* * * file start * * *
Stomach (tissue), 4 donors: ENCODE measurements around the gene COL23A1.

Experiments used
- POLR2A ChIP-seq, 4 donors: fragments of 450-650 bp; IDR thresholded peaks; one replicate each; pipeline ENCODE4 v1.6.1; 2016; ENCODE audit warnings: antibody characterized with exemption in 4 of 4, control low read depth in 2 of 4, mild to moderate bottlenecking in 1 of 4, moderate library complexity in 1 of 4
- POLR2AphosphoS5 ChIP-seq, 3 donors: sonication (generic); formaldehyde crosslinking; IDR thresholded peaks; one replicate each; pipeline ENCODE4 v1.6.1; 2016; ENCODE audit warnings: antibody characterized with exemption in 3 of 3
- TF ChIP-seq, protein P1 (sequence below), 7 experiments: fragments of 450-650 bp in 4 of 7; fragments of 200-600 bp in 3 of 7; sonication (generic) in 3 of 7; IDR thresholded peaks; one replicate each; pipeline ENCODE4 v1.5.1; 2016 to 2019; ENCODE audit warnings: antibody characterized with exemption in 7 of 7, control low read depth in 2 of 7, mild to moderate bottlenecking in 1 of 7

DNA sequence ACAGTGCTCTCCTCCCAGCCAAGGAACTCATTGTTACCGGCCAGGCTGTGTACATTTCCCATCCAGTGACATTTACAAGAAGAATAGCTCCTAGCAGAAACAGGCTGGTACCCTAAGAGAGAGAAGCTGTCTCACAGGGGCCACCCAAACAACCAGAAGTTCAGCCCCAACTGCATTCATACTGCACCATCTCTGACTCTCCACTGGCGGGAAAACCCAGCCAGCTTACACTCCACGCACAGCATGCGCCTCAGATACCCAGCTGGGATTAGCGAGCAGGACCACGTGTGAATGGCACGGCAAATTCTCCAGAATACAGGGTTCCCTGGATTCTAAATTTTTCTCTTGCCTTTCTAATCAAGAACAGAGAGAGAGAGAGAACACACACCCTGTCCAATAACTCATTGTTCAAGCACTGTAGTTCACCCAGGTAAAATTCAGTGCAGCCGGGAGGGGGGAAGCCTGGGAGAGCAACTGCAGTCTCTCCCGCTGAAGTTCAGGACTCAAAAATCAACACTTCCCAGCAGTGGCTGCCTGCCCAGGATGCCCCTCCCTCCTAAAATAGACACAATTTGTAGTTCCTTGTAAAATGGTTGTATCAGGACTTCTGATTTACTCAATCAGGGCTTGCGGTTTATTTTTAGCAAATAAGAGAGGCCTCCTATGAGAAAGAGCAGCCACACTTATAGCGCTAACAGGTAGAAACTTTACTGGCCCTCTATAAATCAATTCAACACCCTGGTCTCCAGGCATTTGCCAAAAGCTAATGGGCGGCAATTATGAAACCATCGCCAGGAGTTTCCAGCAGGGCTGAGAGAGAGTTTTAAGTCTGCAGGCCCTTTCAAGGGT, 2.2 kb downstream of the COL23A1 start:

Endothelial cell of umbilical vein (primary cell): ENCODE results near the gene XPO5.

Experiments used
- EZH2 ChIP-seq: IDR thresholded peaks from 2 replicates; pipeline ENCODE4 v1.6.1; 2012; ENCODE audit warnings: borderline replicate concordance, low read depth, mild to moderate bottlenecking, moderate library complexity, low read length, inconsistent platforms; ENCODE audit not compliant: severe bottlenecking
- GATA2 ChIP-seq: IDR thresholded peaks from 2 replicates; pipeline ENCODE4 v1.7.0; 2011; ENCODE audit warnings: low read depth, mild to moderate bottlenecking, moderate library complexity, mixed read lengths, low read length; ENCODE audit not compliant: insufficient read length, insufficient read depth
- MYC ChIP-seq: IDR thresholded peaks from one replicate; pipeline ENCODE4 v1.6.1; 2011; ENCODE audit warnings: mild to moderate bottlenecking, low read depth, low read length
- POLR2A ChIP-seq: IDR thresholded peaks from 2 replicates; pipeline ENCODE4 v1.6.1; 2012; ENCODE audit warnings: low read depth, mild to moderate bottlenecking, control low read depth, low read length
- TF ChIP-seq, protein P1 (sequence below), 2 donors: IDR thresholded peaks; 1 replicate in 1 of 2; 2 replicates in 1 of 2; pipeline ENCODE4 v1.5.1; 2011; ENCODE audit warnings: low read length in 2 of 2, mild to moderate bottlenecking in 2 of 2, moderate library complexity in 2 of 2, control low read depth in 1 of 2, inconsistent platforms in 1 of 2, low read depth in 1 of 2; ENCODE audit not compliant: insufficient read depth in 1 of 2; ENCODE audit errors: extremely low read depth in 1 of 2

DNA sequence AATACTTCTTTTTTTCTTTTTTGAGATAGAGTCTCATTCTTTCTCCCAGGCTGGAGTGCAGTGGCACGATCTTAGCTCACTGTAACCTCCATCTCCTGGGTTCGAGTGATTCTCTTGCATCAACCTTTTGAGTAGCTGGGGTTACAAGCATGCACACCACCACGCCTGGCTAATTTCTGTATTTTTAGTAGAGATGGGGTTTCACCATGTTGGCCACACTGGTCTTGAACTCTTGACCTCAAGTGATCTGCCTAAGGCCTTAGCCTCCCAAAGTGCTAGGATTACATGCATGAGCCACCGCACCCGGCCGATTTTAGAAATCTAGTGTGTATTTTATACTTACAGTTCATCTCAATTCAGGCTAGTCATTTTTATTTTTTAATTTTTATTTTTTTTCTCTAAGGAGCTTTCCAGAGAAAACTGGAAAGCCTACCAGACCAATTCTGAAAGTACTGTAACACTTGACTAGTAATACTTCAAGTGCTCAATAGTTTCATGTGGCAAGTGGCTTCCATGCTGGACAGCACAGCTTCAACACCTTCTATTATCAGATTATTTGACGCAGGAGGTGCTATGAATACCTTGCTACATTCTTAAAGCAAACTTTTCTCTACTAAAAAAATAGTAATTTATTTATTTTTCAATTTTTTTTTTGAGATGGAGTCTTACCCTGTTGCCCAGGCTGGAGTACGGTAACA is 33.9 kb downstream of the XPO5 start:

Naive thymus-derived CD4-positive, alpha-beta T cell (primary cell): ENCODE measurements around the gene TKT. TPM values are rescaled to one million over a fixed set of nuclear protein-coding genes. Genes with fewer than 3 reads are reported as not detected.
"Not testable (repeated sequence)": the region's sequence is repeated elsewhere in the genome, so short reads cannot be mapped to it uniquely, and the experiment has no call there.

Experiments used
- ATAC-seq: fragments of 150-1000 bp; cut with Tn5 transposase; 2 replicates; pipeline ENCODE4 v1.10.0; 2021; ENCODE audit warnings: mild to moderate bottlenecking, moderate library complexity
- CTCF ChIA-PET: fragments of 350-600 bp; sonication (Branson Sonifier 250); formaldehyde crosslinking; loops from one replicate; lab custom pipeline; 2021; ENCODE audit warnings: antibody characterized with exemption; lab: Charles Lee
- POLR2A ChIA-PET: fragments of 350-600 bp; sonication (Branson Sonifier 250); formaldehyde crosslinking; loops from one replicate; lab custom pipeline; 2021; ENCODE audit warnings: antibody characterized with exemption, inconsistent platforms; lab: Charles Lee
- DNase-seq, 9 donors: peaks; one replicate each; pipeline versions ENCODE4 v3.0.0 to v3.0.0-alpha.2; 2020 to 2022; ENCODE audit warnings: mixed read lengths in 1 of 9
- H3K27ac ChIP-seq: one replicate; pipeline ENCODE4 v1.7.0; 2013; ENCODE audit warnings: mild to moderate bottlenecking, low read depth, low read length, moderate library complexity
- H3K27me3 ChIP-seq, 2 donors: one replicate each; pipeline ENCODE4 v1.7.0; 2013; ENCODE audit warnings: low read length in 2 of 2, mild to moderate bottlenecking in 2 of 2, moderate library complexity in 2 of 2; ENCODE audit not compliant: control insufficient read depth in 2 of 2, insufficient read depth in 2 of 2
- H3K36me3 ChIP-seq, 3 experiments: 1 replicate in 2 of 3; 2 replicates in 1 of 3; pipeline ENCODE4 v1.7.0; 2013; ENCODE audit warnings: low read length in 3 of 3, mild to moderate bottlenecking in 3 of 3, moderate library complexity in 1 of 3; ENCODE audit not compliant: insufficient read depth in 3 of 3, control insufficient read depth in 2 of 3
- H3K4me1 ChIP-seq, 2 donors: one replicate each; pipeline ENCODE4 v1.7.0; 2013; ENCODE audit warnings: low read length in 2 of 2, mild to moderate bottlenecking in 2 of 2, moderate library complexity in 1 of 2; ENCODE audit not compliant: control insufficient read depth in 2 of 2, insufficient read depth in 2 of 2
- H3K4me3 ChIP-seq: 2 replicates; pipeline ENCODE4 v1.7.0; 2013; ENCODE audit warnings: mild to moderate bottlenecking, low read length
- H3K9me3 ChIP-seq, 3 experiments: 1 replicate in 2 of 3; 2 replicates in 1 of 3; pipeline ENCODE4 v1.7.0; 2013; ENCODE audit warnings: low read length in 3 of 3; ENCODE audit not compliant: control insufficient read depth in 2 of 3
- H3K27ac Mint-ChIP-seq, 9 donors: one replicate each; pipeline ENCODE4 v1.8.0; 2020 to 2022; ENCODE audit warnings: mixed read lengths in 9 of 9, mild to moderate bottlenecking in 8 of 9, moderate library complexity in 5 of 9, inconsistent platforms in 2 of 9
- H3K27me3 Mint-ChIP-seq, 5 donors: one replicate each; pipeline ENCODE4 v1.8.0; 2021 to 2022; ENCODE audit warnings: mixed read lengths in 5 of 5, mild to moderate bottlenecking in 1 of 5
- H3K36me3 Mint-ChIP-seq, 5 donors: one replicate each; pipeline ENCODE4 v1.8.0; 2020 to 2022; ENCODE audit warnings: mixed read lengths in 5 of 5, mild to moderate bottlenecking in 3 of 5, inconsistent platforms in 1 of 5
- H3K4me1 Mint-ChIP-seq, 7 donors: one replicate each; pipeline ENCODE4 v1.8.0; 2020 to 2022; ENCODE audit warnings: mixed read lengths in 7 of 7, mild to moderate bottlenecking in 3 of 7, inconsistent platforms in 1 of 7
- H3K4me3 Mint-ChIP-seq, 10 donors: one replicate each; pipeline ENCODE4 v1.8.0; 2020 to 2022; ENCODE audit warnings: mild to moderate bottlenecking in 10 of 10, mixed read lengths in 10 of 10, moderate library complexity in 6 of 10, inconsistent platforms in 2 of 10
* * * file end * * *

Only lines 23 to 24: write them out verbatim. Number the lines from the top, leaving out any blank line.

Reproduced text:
- H3K27me3 ChIP-seq, 2 donors: one replicate each; pipeline ENCODE4 v1.7.0; 2013; ENCODE audit warnings: low read length in 2 of 2, mild to moderate bottlenecking in 2 of 2, moderate library complexity in 2 of 2; ENCODE audit not compliant: control insufficient read depth in 2 of 2, insufficient read depth in 2 of 2
- H3K36me3 ChIP-seq, 3 experiments: 1 replicate in 2 of 3; 2 replicates in 1 of 3; pipeline ENCODE4 v1.7.0; 2013; ENCODE audit warnings: low read length in 3 of 3, mild to moderate bottlenecking in 3 of 3, moderate library complexity in 1 of 3; ENCODE audit not compliant: insufficient read depth in 3 of 3, control insufficient read depth in 2 of 3